It’s sometimes the way that a filmmaker's best or most characteristic work is overlooked by the Academy Awards, and everyone knows it. So when the same director comes up again with something a little weirder or less likely, the Academy gives them the gong out of sheer embarrassment. Something like this has happened to the Coen brothers’ ‘No Country For Old Men’.
It is an exceptional film, to be sure, but its qualities are a little more remote from easy apprehension than, say, Fargo’s were. It is the sort of film that needs to season in the memory before coming properly into focus. I suspect it has more to say on repeat viewings.
There are several memorable scenes that will be discussed on the way home by those who have seen the film, including the opportunity the existentialist murderer Anton Chigurh gives an uncomprehending gas-station owner to save his own life with a coin toss. One of the reasons it is terrifying is that this dim character barely registers what is actually going on. It’s enough that we the audience know. “Call it” says Chigurh. “I need to know what I stand to win”, says the gas-station owner. Chigurh replies, “Everything”.
But there are other less celebrated scenes that I’m sure will reward repeated and careful viewing. One of these for me is the confrontation between Chigurh and the bounty hunter (played by Woody Harrelson) stalking him. It takes place calmly, while sitting in a motel room, and the discussion remains civil even though these men have history and one of them is holding a large weapon at the others’ chest. Harrelson is extraordinary, his face a concerto of emotions as he visibly sweats over the inevitable outcome, while playing out the possible scenarios in his head of how this (how he) will end. We later learn that Harrelson, who we know is a Vietnam veteran, is actually a former Colonel. Suddenly the scene retrospectively seems charged with suggestive possibilities of how these men might have met before, under what circumstances. It is just one of the many moments that add up to a very rich experience in the cinema.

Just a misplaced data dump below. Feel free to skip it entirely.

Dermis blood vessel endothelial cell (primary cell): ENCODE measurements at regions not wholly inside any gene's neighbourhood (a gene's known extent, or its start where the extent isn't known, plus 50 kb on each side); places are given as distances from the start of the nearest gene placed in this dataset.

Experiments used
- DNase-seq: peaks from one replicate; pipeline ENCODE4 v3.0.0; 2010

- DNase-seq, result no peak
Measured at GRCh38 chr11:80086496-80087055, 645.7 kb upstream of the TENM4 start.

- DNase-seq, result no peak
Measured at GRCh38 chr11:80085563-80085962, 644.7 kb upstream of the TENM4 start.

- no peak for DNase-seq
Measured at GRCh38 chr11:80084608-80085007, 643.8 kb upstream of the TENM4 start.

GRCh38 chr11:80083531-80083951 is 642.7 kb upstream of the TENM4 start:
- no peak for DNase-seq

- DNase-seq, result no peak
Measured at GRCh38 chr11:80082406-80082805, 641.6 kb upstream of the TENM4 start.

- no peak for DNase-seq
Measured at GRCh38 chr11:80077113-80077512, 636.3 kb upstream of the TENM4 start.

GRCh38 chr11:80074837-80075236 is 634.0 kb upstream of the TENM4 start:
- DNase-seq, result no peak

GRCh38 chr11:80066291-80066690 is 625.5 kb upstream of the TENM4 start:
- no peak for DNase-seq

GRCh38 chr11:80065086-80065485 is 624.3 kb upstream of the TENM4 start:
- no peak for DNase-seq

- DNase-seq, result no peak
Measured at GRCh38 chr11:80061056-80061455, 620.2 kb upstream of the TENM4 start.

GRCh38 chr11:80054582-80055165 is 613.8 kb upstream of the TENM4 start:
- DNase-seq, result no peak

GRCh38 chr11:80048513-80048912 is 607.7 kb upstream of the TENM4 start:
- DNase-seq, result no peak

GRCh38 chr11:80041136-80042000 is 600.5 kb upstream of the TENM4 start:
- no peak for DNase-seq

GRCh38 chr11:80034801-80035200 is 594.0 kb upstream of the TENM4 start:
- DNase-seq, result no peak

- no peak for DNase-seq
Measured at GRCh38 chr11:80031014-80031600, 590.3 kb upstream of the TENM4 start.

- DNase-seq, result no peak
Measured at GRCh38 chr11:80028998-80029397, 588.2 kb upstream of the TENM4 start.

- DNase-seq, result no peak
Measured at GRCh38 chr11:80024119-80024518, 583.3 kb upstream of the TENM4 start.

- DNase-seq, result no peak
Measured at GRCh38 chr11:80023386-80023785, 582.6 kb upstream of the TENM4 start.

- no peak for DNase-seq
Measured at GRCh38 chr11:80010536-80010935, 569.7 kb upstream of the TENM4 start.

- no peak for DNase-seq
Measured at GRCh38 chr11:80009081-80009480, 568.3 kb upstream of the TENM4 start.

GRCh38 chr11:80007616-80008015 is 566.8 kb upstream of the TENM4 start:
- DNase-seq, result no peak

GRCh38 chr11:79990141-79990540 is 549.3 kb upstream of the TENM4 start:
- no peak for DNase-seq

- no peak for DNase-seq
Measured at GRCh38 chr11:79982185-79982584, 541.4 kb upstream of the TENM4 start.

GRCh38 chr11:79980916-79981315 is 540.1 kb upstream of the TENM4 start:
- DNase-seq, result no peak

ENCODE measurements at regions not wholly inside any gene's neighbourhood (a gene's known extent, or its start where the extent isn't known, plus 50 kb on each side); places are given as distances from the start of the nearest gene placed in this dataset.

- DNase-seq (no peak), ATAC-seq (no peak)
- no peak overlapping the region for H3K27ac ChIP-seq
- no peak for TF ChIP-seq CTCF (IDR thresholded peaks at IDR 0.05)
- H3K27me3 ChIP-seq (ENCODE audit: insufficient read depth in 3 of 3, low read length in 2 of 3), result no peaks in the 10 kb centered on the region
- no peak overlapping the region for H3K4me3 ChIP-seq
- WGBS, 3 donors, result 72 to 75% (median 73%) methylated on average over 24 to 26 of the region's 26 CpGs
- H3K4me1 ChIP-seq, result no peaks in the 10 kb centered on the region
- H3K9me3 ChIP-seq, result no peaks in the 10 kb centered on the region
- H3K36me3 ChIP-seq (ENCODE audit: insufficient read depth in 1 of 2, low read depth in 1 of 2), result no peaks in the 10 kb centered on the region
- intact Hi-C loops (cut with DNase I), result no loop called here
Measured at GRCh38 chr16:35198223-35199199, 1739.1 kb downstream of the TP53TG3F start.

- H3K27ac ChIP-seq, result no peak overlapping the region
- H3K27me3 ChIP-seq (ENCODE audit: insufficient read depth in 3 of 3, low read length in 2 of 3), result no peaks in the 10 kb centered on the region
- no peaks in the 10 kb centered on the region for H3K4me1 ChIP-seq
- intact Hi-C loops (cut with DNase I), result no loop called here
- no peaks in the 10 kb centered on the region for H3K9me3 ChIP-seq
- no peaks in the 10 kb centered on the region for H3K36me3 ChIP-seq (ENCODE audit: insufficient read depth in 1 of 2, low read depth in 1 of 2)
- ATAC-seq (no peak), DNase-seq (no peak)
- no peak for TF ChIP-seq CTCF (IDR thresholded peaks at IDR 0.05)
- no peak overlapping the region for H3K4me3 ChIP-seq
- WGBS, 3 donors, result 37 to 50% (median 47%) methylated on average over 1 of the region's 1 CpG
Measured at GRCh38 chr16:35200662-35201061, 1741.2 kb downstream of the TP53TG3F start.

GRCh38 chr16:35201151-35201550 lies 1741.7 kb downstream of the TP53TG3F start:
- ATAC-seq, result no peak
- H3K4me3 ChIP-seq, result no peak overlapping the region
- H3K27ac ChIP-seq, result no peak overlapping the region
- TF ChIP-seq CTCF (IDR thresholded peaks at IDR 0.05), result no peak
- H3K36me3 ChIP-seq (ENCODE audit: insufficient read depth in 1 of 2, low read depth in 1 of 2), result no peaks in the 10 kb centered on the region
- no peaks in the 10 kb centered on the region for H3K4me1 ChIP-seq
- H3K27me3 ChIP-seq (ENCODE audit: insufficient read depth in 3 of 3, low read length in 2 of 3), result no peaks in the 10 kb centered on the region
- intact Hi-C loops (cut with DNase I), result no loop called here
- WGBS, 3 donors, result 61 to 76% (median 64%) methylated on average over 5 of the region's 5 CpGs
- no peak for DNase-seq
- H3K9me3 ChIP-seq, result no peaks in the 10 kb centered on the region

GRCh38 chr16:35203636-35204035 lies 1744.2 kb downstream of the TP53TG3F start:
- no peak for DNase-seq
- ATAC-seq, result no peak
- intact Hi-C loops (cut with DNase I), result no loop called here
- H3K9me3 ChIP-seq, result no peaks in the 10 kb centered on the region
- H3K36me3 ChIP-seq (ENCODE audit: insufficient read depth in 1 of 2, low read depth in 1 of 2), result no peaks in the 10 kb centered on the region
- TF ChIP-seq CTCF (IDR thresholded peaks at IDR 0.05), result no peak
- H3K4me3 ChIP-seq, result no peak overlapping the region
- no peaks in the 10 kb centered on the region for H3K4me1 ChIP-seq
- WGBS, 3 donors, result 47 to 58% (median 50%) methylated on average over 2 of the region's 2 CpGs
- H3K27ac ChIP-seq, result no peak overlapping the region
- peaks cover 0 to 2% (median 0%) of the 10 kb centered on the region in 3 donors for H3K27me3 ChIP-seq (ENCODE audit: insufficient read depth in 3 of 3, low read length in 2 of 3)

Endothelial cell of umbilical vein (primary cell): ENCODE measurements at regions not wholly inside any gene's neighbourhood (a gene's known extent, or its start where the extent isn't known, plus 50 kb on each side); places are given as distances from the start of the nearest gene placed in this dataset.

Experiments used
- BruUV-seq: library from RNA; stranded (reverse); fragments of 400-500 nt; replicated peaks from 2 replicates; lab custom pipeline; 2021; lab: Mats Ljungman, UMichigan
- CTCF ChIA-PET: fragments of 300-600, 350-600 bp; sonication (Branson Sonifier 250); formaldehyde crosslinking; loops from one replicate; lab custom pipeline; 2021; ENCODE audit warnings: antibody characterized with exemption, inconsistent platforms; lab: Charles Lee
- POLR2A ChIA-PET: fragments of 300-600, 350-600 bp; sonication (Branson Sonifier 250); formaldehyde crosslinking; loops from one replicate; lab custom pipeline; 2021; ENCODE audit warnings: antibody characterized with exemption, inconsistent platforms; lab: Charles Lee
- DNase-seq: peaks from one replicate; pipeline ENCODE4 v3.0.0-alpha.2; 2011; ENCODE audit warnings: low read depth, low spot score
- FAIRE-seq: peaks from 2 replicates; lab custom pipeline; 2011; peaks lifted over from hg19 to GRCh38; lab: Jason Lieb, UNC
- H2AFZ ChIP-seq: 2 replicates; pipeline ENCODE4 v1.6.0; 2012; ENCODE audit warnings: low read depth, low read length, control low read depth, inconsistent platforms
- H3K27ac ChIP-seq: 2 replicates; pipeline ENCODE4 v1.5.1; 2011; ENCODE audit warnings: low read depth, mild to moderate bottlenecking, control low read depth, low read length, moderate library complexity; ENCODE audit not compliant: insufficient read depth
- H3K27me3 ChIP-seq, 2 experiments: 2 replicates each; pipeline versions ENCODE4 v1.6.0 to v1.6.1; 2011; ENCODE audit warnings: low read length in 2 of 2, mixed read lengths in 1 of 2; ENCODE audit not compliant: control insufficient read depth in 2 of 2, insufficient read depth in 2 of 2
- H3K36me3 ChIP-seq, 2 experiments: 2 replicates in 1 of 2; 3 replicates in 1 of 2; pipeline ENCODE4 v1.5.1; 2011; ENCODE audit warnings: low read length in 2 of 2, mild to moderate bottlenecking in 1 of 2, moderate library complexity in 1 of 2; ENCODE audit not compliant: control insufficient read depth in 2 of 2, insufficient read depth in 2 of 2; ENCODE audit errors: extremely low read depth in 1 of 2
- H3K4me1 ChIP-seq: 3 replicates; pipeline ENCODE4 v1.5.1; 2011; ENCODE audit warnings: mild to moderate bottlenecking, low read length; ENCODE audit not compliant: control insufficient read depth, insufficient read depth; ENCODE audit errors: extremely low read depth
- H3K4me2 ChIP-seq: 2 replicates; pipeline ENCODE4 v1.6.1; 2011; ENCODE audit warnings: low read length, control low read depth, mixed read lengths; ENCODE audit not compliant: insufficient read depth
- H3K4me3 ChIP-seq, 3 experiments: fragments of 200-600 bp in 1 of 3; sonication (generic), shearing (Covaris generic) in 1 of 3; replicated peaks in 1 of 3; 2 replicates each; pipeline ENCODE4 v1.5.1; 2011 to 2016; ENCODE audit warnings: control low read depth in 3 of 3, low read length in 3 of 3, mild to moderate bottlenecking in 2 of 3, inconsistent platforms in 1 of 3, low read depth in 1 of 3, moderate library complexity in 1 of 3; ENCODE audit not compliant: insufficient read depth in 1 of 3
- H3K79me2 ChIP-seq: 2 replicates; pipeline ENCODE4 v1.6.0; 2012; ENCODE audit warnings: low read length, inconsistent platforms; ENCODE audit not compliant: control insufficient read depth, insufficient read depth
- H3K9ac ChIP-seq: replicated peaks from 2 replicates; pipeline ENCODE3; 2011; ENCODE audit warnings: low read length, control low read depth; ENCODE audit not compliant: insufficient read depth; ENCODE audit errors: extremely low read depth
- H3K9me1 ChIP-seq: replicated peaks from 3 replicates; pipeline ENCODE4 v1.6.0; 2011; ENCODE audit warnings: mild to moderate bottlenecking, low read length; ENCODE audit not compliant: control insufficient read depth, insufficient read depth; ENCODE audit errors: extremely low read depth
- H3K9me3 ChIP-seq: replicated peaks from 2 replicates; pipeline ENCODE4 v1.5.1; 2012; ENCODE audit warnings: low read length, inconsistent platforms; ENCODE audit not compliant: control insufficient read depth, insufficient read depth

Several parallels with the Coen‘s earlier masterpiece ‘Fargo’ suggest themselves. For much of the film’s length, it looks like we are going to get a confrontation between Chigurh and the sadly bewildered good cop Tommy Lee Jones. This possibility almost, but does not, occur, in a particularly suggestive way. Chigurh is the latest in a long line of Coen characters who are utterly, almost transcendentally, evil. They seem to be mainlining some cosmic current of supernatural malice. Dialogue can even suggest such inspiration. At the conclusion of ‘Fargo’, when the pregnant policewoman faces down the hitman and he flees, it is like matter meeting anti-matter.
I suspect the Coen’s are aware of how outlandish Chigurh is, a kind of absurd, murderous clown, with his hairdo and his low sing-song voice. The risk was great that audiences would simply laugh at him, and they might have if not for the strange relentlessness Javier Bardem gives him. It helps that his motives are inscrutable. Just when we get used to his willingness to murder on a whim, he chooses not to act on the impulse and we are never sure exactly why. Several times he almost shrinks from those who resist him, as when he encounters a beehived receptionist at a trailer park who won’t co-operate and he withdraws without use of violence. I suspect there is a pattern with such behaviour, but it might take another viewing to crack it.
One of the things that every person I’ve spoken to mentions (and this is a movie that need to be talked about afterwards), is the strange, suggestive ending.
There are films that end prematurely out of an inability to resolve whatever issues the film itself raises in the lives of the characters. This isn’t one of those. It has a sudden, abrupt ending, incorporating a truly fearless plot ellipsis, which only seems appropriate after contemplation. It’s perfect in its own way, only seeming abrupt because we’ve been so thoroughly convinced of the independent existence of the characters over the last two hours, like they could go on living after the lights have gone out.